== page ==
This week, inspired by Magic preview season, I've come back to my Kamigawa set. I've been exploring game narrative lately and crafted an overarching story to guide the rest of the card designs. In the spirit of preview season, I also posted cards teasing the set mechanics. Check it out at Week Twenty-Three.
September 19, 2016, 5:15am
That moment when you stay up late coding and realize you didn't check in any code before midnight :(
Well, Week Twenty Two is up, and it's a zombie apocalypse! Burn them with fire!
I spent some time this week working with the Unity particle system. Getting it to work in code was pretty tedious, but I'm still resolved to build the project open source and without any prefabs. Frustratingly, the particle texture doesn't load in the webplayer (but the square texture effect is still pretty cool) and it simply threw an error in a WebGL build. I love Unity but its browser builds leave much to be desired.
August 27, 2016, 2:33am
Over the past few weeks, I’ve been getting acquainted with the Cleveland tech scene which, I’m happy to report, does exist. There is a lot of excitement around VR in Cleveland and a shortage of experienced engineers. With many years of CG and Unity experience under my belt, I am fitting right in.
As I was updating my resume, I realized that packing a decade of accomplishments onto a single page (resumes should never exceed one page) had turned it into a bloated mess. I thought about removing some old extracurricular activities, like hula dancing for instance, but I always thought those were the most interesting parts of my resume and, by extension, the most interesting parts of me. In the end, I decided to write a brief resume that refers to my website containing more details in a nicer format. Nowadays everything is on the web anyway.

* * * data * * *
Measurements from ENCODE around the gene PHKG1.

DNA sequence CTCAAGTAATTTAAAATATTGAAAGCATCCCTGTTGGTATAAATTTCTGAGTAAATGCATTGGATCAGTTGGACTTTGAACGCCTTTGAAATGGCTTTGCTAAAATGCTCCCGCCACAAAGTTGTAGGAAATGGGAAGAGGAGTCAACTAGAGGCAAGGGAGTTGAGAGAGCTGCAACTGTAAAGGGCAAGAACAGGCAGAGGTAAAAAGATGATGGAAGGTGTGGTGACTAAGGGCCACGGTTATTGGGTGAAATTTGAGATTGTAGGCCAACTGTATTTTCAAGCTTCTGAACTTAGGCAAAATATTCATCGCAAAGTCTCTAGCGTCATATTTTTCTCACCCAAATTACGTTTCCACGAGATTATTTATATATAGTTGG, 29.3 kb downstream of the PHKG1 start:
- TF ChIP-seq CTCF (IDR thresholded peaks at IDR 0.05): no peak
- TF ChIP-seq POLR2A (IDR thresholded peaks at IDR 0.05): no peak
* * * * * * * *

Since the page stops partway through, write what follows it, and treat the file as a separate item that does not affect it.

I’ve been involved in a lot of different activities over the years and it was fun to write about them: from Japanese taiko drumming to Argentine tango dancing, from training in judo to playing the oboe, from spray paint stenciling to distance running and more. Each of these has special meaning to me and I wrote about some life lessons I’ve learned along the way on my new about page. There’s lots of pictures, videos and stories so check it out if you’re interested in learning about some of the things I do besides coding and making games.
August 08, 2016, 4:14am
Week Sixteen is up!
My not-so-secret goal for these next few months in Cleveland is to rebuild Equatia from the ground up. These game-a-week projects are meant as mini milestones where I can explore new technology like WebGL or Photon Unity Networking. I spent most of this week working on code for EquatiaLib, so I had a lot of new gameplay to play with. A few tweaks here and there and I was able to turn the game from top-down-adventure to first-person-shooter relatively easily.
The camera for FPS games is actually really tricky to code well. Fortunately, some googling and a little trial-and-error led me to an awesome implementation of an FPS camera that worked quite nicely.
Rebuilding Equatia is pretty slow, careful work and this was a fun opportunity to cut loose and churn out some code without worrying about details like scalability or QA. Like I said in my last post: This first month in Cleveland has been tough, but things are definitely trending up.